Note: The “-y” option will automatically overwrite the output file if it uses an existing file name, so remove that if you want to be warned about this by ffmpeg. “-y” forces “yes” as an answer.

I wrote a basic .bat batch script for ms-dos/windows automating this a bit, so you only have to type “ffmpegdos input.file output.name”, these are represented by %1 and %2 respectively in the above ffmpeg examples. You can replace %1 with the actual input file name, and %2 with the actual output filename if you want to just run it manually.

The contents of the .bat file are as follows:

@ECHO OFF
echo about to begin encode process...
pause

echo are you sure you wish to overwrite %2.mp4?
pause
D:InstallFFMpegffmpeg -y -i %1 -s 720x480 -r 25 -an -pass 1 -vcodec libx264 -b 1400kb -bt 2000kb -flags +loop -cmp +chroma -partitions +parti4x4+partp8x8+partb8x8 -refs 2 -me_method umh -me_range 17 -subq 1 -trellis 0 -coder 1 -bf 7 -b_strategy 1 -threads 0 -g 300 -keyint_min 25 -sc_threshold 40 -i_qfactor 0.71 -qcomp 0.6 -qmin 10 -qmax 51 -qdiff 4 %2.mp4
D:InstallFFMpegffmpeg -y -i %1 -s 720x480 -r 25 -acodec libfaac -ab 160k -ar 48000 -pass 2 -vcodec libx264 -b 1400kb -bt 2000kb -flags +loop -flags2 +mixed_refs+wpred-fastpskip -cmp +chroma -partitions +parti4x4+partp8x8+partb8x8 -level 30 -refs 2 -me_method umh -me_range 17 -subq 7 -trellis 2 -coder 1 -bf 7 -b_strategy 1 -threads 0 -g 300 -keyint_min 25 -sc_threshold 40 -i_qfactor 0.71 -qcomp 0.6 -qmin 10 -qmax 51 -qdiff 4 %2.mp4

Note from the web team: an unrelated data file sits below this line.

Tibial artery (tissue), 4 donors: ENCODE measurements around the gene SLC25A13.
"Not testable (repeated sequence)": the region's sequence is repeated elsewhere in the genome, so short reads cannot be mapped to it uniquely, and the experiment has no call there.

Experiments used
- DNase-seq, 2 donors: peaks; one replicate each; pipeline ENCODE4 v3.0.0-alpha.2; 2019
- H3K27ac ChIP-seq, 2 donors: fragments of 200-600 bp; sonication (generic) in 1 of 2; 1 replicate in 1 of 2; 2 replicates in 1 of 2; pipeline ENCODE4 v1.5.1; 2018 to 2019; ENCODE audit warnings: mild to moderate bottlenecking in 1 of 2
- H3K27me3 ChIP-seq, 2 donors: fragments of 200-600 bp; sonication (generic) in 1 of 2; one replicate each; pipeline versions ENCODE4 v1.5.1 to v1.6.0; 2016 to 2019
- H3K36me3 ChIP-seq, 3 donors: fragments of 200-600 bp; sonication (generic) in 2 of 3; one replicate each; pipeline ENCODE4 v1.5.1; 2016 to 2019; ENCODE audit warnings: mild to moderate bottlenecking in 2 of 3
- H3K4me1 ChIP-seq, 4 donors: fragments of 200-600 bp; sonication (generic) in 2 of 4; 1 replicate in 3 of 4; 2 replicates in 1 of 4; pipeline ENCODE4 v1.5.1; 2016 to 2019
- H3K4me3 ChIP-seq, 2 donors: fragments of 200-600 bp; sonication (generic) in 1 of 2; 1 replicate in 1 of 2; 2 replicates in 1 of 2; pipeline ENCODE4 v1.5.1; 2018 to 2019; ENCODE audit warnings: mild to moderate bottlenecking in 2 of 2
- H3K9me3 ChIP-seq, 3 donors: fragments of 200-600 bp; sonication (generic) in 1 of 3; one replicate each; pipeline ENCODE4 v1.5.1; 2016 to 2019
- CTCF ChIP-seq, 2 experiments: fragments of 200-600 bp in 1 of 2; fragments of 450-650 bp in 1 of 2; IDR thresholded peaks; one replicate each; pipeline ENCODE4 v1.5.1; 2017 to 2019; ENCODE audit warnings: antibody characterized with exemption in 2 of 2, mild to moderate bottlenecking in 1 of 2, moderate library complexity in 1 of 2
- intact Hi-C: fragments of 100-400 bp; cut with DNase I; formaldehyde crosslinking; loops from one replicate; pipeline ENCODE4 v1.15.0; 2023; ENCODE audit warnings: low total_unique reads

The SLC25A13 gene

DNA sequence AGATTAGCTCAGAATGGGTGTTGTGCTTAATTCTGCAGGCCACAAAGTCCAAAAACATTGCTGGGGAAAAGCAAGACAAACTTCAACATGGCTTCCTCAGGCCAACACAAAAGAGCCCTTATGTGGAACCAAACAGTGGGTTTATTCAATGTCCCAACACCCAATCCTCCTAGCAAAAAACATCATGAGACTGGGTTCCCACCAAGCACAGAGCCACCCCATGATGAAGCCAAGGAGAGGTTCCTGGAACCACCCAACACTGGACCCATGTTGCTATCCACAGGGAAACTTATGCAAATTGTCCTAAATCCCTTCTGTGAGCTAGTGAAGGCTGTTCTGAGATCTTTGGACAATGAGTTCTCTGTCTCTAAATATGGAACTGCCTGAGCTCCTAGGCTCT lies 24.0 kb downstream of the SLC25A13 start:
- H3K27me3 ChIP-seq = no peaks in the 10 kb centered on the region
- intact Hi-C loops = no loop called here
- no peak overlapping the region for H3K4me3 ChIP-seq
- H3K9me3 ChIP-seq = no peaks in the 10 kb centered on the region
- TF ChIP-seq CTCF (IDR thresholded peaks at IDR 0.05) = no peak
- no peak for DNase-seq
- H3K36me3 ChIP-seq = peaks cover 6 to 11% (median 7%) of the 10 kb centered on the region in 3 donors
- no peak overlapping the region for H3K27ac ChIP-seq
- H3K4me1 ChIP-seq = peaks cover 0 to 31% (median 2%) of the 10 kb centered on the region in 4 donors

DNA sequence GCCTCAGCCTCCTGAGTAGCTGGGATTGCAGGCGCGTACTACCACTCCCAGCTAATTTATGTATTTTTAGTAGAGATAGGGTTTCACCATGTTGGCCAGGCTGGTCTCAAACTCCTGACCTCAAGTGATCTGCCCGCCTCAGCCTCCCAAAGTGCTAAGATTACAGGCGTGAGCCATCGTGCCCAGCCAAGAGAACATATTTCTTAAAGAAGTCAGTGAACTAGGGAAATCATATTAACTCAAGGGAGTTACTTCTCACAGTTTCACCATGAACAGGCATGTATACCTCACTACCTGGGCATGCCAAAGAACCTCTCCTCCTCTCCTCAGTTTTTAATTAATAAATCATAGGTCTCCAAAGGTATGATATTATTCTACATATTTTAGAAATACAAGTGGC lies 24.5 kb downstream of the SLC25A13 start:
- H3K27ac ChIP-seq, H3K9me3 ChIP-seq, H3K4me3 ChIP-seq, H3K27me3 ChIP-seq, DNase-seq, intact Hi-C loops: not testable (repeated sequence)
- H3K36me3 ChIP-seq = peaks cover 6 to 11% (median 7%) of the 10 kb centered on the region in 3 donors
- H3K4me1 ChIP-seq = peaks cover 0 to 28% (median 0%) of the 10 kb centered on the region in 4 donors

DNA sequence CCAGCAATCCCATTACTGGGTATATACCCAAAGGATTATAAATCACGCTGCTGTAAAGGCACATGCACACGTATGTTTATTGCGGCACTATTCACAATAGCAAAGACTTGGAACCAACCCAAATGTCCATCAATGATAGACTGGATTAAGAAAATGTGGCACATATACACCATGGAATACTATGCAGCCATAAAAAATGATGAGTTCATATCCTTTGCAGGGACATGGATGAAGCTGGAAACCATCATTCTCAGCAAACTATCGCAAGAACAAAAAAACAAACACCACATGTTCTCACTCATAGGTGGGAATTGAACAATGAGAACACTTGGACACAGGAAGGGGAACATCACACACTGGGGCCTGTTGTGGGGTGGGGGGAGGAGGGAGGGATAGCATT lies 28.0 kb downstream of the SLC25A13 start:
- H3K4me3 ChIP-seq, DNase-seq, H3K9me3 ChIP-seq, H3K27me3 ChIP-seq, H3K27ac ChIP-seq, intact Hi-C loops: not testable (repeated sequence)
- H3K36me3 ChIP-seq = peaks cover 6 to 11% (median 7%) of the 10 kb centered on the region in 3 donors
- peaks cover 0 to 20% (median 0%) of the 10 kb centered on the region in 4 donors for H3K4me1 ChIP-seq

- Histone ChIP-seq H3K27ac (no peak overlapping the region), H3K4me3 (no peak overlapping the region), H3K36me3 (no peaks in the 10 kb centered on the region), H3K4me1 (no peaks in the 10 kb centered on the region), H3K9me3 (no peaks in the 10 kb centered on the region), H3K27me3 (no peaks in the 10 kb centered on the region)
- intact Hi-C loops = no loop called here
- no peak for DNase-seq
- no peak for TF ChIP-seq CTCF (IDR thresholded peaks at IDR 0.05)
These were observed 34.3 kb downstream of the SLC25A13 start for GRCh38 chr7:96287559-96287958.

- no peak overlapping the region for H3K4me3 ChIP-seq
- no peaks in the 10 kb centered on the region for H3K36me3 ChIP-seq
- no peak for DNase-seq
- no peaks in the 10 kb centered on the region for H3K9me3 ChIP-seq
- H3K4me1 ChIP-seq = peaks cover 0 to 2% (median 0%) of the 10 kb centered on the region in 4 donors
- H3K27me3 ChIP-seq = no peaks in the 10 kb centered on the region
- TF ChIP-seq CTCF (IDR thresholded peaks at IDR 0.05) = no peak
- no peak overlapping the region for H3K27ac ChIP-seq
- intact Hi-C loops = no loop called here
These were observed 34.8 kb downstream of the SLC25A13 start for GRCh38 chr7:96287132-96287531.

echo DONE!

Just copy paste the above into an empty text file using notepad or similar and save it as ffmpegdos.bat, to run it just open a “Command Prompt” and type ffmpegdos input.file output.name. The .mp4 extension is automatically appended to your output filename.

Good luck!

Encoding video for PSP

December 24, 2008

This is a mostly OS X centric post, but it’s just as relevant for linux and windows as it centres around the use of ffmpeg. (If you want specific ffmpeg info read my other post.)

I recently decided to start using my ancient PSP-1000 to watch my own videos, it usually takes me a long time to actually use gadgets I have to their full potential.

With the practical death of UMD videos and the ~recent introduction of hi-bitrate and hi-resolution mp4 codecs to the PSP and PS3 I thought it was time to give it a go.

BUT I didn’t want to have one set of videos just for the PSP and one set for every other media device. So how to preserve the native resolution and aspect ratio of an original DVD, yet still watch it on the PSP and then still watch it in it’s native DVD resolution as an mp4?